The First Modern Clash Over Federal Power: Wilson Versus Hughes in the Presidential Election of 1916

One of the preeminent historians of the Progressive Era and Gilded Age has written a slim, lively volume about Woodrow Wilson’s reelection bid in 1916, an election that often gets overlooked. Blaming their defeat in 1912 on the bitter split between Theodore Roosevelt and his protégé and close friend, William Howard Taft, Republicans entered the 1916 contest in high hopes. Party leaders believed the GOP’s natural majority would reassert itself as Republicans united behind a reform candidate whom pragmatic conservative party bosses felt they could work with. But Woodrow Wilson’s success in pursuing the progressive agenda and the growing war in Europe fundamentally changed the electoral landscape, a fact Republicans were slow to accept. Then there was the GOP standard-bearer, Supreme Court Justice and former New York governor Charles Evans Hughes. He turned out to be a less-than-effective candidate and for once, the Democratic campaign apparatus was far superior to the GOP’s. Roosevelt also played an unhelpful role, chasing around the country to give bellicose speeches about the European conflict that made the Republicans seem eager to plunge into the war on the side of Britain and France. This unsettled not only Midwestern German Republicans, but also isolationists and others bent upon keeping America at peace behind the Atlantic and Pacific Oceans. Gould also makes the case that this is the election in which the two parties began moving to swap ideological positions. Before 1916, the GOP was the party of a more robust federal government, financed by high tariffs, while the Democratic Party was the small government, state’s prerogatives, low tax party. Partly in reaction to what some Republicans saw as policy overreaches, the GOP criticized Wilson for advancing federal power too far. In the end, “He Kept Us Out Of War” and the establishment of an eight-hour workday for railroad workers, coupled with a string of tactical mistakes by the Republicans and a less-than-satisfactory performance by the Republican candidate gave Wilson a second term. But like many second terms, it was an unhappy one that restored the GOP’s strength in Congress and laid the foundation for Republican dominance in the 1920 presidential election and the dozen years that followed. This is a valuable addition to the University of Kansas Press series on American presidential elections. If you’re not yet addicted to this wonderful collection, check it out at Start with Gould’s book on 1916 election and another volume on a contest that catches your fancy. Don’t blame me if you get hooked! Worse things have happened to you than being introduced to hours of fantastic political history.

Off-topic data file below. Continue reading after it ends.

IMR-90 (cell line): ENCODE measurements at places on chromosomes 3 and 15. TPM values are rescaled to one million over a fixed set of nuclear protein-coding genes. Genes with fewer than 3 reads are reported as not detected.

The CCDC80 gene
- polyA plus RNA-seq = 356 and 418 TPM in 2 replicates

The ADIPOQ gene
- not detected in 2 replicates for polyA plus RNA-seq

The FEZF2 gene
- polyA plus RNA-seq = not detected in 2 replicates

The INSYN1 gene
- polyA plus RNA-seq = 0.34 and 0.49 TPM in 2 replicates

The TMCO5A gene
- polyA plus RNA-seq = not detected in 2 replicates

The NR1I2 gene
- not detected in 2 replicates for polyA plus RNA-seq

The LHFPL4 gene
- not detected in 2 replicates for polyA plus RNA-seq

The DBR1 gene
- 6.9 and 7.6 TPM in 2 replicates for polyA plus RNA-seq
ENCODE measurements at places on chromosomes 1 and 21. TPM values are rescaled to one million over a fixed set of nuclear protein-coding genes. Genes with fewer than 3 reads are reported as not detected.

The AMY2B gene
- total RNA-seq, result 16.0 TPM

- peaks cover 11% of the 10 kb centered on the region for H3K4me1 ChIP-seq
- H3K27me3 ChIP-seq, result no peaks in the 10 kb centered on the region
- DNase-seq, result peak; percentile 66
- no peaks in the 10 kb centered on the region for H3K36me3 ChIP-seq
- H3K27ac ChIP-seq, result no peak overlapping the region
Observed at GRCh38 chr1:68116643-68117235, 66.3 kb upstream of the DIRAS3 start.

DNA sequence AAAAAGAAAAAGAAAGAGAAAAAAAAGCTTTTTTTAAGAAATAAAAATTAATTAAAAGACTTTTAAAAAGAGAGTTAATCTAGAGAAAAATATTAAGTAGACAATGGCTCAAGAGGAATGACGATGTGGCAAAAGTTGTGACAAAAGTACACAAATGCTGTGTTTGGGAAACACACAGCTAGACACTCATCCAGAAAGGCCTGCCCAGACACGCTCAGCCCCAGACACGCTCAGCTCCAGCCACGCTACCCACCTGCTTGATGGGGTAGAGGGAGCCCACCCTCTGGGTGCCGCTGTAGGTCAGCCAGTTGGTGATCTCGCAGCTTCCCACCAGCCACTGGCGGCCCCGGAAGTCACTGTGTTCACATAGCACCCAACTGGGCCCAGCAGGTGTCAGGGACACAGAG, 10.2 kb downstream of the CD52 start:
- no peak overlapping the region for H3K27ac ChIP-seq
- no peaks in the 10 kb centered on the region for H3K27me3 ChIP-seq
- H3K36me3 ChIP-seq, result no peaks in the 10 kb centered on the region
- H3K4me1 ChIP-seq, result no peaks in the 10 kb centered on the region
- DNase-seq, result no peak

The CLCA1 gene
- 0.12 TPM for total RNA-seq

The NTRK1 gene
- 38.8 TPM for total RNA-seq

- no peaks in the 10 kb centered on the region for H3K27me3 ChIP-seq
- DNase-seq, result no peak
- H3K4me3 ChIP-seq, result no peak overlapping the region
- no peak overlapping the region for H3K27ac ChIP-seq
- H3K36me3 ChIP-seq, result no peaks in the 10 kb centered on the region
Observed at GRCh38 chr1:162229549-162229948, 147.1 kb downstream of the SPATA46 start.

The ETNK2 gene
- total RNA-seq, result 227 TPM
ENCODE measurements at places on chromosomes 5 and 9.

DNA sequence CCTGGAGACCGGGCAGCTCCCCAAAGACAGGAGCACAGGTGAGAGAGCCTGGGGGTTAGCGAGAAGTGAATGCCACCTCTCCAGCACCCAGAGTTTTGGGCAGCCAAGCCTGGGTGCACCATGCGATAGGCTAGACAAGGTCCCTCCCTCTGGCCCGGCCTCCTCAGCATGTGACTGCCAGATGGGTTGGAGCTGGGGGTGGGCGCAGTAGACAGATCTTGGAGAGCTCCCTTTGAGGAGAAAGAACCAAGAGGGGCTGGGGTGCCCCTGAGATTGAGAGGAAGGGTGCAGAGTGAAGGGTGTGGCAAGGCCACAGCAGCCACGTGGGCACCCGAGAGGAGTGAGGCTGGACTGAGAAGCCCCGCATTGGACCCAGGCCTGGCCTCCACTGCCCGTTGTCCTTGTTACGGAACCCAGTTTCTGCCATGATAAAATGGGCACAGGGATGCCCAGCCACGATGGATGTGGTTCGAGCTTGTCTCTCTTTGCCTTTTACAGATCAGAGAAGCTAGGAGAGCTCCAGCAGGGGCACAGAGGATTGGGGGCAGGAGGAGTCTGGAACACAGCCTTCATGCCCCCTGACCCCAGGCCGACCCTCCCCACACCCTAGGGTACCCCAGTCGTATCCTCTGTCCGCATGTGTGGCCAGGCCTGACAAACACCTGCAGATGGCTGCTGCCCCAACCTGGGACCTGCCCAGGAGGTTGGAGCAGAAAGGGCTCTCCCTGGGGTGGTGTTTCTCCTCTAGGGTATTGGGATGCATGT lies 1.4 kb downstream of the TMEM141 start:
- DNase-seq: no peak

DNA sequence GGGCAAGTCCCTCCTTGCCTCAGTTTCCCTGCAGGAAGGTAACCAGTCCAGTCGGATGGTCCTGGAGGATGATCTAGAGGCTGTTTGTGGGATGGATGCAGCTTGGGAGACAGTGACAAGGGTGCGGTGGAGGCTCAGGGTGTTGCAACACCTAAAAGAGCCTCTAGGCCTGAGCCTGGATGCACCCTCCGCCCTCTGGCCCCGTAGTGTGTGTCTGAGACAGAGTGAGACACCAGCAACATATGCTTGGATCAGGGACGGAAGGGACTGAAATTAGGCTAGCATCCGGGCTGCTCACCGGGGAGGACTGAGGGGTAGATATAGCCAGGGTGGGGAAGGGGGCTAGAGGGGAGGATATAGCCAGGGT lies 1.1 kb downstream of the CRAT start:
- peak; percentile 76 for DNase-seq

Related Books

What Karl's reading

After three years preparing The Triumph of William McKinley by reading very little but books, letters, articles and newspapers from the Gilded Age, I’m trying to get back into my regular routine, which I’ll chronicle here with an occasional review of what I’ve read.


Are you a political junkie who loves campaigns?  Fond of reading history? 


This is a powerful telling of America’s story on the day of the deadly attacks on the World Trade Center


Hemingway, a senior editor at The Federalist, and Carrie Severino, chief counsel and policy director at the Judicial Crisis Network


In the 1930’s at the height of The Great Depression, thousands of Americans journeyed to the Soviet Union, lured by the promise of jobs, prosperity and a new life in the Utopia created by Stalin’s Communist Party. 

Button karlsbooks
Button readinglist
Button nextapperance